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Lutein and Zeaxanthin

Benfits of Lutein & Zeaxanthin
Lutein and Zeaxanthin

Lutein is a xanthophyll carotenoid, its structural isomers include zeaxanthin and meso-zeaxanthin 1. The names of both reflect their natural yellow colour (the Latin ‘luteus’ and the Greek ‘xanthos’ mean yellow). Lutein and zeaxanthin on the market are mostly extracted from marigold flowers (Tagetes erecta) 2,3. Both can also be obtained from green leafy vegetables (for eg. kale, spinach, and Brussels sprouts), sweet corn, egg yolk and fruits like avocado and kiwi 1.

Lutein usually exists in plants as an ester, which in humans can be hydrolyzed into free lutein. Lutein esters are generally less sensitive to degradation than free lutein and have equal bioavailability as free lutein 3,4. Lutein and zeaxanthin are not produced by the body, hence they need to be obtained through food or supplement.

Fun Facts

These carotenoids are highly concentrated in the human eyes and brain, comprising 80% to 90% 1. They are exclusive carotenoids in the neural retina and lens. These carotenoids do not have vitamin A activity like provitamin A carotenoids (for eg. α-carotene, ß-carotene, and ß-cryptoxanthin) 1.

Published Health Benefits

1. Eye health

  • Lutein and zeaxanthin are highly found in the macular (major part of retina), they are potent antioxidants which help absorb blue light thus protecting the retina from light-related damage and reduce light scatter 5,6.
  • Researches have shown supplementing with lutein and zeaxanthin improved visual acuity and contrast sensitivity which is affected by aging or disease 1.
  • These carotenoids also help protect against age-related macular degeneration, nuclear cataract, glaucoma and diabetic retinopathy 5,6.

2. Cognitive functions

  • Lutein and zeaxanthin have been shown to enhance visual processing speed and visual motor behaviour 1,7. Research has shown lutein supplementation significantly improved some cognitive functions such as verbal fluency, memory scores and efficient learning among elderly 5. In-vitro study also showed the potential benefits of lutein in protecting against Alzheimer’s diseases 5.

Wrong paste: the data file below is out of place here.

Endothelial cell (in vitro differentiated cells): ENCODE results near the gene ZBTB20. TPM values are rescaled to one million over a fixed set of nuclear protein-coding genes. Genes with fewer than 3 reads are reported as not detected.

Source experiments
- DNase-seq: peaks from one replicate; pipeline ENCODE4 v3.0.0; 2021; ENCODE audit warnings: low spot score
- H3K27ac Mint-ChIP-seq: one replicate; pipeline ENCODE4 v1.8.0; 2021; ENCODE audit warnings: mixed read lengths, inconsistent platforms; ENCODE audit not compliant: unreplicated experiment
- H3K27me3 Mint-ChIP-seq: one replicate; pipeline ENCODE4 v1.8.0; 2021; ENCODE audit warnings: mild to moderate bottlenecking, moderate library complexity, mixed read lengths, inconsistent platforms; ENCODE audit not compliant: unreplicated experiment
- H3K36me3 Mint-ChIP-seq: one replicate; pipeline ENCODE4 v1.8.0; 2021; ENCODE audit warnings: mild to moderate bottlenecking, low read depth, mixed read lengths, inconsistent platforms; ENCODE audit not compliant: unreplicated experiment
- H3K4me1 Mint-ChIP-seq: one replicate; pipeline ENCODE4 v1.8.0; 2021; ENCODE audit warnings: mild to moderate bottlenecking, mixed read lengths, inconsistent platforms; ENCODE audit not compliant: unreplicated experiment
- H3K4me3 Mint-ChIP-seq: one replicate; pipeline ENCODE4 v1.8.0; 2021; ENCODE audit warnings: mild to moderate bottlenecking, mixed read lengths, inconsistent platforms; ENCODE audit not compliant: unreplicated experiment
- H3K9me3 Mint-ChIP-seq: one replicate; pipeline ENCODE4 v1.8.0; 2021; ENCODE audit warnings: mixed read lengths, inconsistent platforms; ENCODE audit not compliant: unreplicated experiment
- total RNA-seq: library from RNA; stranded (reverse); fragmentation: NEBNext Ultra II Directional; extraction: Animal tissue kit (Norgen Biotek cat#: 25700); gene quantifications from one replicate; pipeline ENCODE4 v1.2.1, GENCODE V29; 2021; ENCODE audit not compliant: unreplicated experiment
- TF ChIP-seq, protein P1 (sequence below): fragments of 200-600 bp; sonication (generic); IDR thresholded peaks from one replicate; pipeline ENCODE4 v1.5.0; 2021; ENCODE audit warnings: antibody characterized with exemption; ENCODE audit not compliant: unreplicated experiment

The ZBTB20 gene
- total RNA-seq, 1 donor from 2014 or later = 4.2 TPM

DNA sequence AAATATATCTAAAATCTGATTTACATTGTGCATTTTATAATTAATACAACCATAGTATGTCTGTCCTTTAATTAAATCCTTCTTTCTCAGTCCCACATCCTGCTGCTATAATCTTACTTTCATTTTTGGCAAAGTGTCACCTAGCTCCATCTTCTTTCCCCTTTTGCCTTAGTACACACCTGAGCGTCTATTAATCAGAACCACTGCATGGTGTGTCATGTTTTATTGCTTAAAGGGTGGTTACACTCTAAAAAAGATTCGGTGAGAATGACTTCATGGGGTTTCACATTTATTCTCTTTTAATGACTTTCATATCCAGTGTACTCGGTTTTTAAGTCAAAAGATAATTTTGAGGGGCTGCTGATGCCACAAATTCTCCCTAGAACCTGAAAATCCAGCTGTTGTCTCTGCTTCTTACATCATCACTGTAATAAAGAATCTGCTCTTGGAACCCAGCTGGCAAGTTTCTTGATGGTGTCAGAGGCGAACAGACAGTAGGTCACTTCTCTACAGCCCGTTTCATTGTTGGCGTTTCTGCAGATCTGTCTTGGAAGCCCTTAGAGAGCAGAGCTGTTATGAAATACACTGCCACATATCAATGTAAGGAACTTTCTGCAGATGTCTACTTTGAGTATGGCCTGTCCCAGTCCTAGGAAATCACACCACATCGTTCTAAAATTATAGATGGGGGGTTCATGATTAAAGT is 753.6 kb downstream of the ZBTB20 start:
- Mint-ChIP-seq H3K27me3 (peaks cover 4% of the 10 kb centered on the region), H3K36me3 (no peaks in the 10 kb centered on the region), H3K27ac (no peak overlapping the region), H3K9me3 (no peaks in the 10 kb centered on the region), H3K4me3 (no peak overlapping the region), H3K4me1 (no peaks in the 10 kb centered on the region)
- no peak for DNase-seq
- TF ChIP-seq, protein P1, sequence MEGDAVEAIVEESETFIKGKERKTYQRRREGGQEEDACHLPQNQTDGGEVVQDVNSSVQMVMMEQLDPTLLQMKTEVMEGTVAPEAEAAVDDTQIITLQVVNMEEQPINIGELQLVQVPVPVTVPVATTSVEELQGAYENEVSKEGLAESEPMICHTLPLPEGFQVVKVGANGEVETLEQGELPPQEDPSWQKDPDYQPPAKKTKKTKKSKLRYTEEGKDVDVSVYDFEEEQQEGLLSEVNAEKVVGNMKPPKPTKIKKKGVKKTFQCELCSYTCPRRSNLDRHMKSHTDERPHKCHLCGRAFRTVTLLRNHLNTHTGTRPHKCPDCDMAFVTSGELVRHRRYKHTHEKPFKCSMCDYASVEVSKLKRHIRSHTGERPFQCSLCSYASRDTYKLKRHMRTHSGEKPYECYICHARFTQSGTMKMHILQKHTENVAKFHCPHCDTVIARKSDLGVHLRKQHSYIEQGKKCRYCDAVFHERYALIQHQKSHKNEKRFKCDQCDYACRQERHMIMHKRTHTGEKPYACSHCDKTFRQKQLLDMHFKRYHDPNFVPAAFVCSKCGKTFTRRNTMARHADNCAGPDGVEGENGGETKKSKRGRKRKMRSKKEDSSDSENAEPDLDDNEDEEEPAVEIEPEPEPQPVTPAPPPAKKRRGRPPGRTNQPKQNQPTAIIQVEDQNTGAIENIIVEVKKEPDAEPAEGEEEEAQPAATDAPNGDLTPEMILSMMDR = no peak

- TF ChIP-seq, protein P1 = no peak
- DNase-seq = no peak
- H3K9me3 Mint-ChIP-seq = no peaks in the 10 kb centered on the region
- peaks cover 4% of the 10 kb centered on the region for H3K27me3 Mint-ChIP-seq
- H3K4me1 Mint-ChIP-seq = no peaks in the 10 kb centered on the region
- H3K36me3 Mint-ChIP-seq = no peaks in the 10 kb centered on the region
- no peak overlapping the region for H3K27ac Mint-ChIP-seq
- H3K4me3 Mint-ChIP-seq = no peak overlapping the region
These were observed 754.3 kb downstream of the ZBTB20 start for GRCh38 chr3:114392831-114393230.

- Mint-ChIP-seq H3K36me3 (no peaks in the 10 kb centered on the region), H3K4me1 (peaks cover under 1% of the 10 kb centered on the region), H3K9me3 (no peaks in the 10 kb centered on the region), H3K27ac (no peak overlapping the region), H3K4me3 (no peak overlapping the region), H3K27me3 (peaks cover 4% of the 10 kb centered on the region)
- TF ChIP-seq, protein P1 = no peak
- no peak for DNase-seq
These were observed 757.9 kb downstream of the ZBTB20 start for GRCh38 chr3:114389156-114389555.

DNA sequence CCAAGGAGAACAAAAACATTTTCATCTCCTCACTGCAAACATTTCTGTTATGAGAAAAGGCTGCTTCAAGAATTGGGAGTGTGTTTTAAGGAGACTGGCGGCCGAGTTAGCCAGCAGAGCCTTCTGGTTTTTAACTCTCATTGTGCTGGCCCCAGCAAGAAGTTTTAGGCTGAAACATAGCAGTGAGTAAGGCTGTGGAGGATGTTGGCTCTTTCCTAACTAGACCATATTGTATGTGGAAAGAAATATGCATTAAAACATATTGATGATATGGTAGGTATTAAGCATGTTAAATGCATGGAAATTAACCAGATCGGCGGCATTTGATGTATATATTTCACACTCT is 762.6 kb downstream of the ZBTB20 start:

3. Heart health

  • Research showed supplementing with lutein was associated with significant reduction in LDL cholesterol and triglycerides levels 5.
  • Higher lutein intake also contributes to better cardiovascular health and reduces risk of coronary heart disease and stroke 5.

4. Skin health

  • Lutein and zeaxanthin have the photoprotective action and strong antioxidant properties which can reduce pigmentation, promote skin lightening and improve skin health conditions 8.
Recommended Daily Dose

Recommended dose of lutein is 5-20mg/day, while zeaxanthin is 1-4mg/day. The US National Eye Institute supported the golden ratio of lutein:zeaxanthin is 5:1 to benefit vision health 9.


1. Mares, J. (2016). Lutein and Zeaxanthin Isomers in Eye Health and Disease. Annu Rev Nutr, 36, 571-602. doi: 10.1146/annurev-nutr-071715-051110

2. Šivel, M., Kráčmar, S., Fišera M Klejdus, B., & Kubáň, V. (2014). Lutein Content in Marigold Flower (Tagetes Erecta L.) Concentrates Used For Production of Food Supplements. Czech Journal Of Food Sciences, 32(6), 521-525. doi: 10.17221/104/2014-cjfs

3. Gombač, Z., Črnivec, I., Skrt, M., Istenič, K., Knafelj, A. K., Pravst, I., & Ulrih, N. P. (2021). Stabilisation of Lutein and Lutein Esters with Polyoxyethylene Sorbitan Monooleate, Medium-Chain Triglyceride Oil and Lecithin. Foods (Basel, Switzerland), 10(3), 500. https://doi.org/10.3390/foods10030500

4. Bowen, P. E., Herbst-Espinosa, S. M., Hussain, E. A., & Stacewicz-Sapuntzakis, M. (2002). Esterification does not impair lutein bioavailability in humans. The Journal of nutrition, 132(12), 3668–3673. https://doi.org/10.1093/jn/132.12.3668

5. Buscemi, S., Corleo, D., Di Pace, F., Petroni, M. L., Satriano, A., & Marchesini, G. (2018). The Effect of Lutein on Eye and Extra-Eye Health. Nutrients, 10(9), 1321. https://doi.org/10.3390/nu10091321

6. Li, L. H., Lee, J. C., Leung, H. H., Lam, W. C., Fu, Z., & Lo, A. (2020). Lutein Supplementation for Eye Diseases. Nutrients, 12(6), 1721. https://doi.org/10.3390/nu12061721

7. Bovier, E. R., Renzi, L. M., Hammond, B. R (2014). A Double-Blind, Placebo-Controlled Study on the Effects of Lutein and Zeaxanthin on Neural Processing Speed and Efficiency. PLoS ONE, 9(9): e108178. doi: 10.1371/journal.pone.0108178

8. Juturu, V., Bowman, J. P., & Deshpande, J. (2016). Overall skin tone and skin-lightening-improving effects with oral supplementation of lutein and zeaxanthin isomers: a double-blind, placebo-controlled clinical trial. Clinical, cosmetic and investigational dermatology, 9, 325–332. https://doi.org/10.2147/CCID.S115519

9. AREDS2 Research Group, Chew, E. Y., Clemons, T., SanGiovanni, J. P., Danis, R., Domalpally, A., McBee, W., Sperduto, R., & Ferris, F. L. (2012). The Age-Related Eye Disease Study 2 (AREDS2): study design and baseline characteristics (AREDS2 report number 1). Ophthalmology, 119(11), 2282–2289. https://doi.org/10.1016/j.ophtha.2012.05.027

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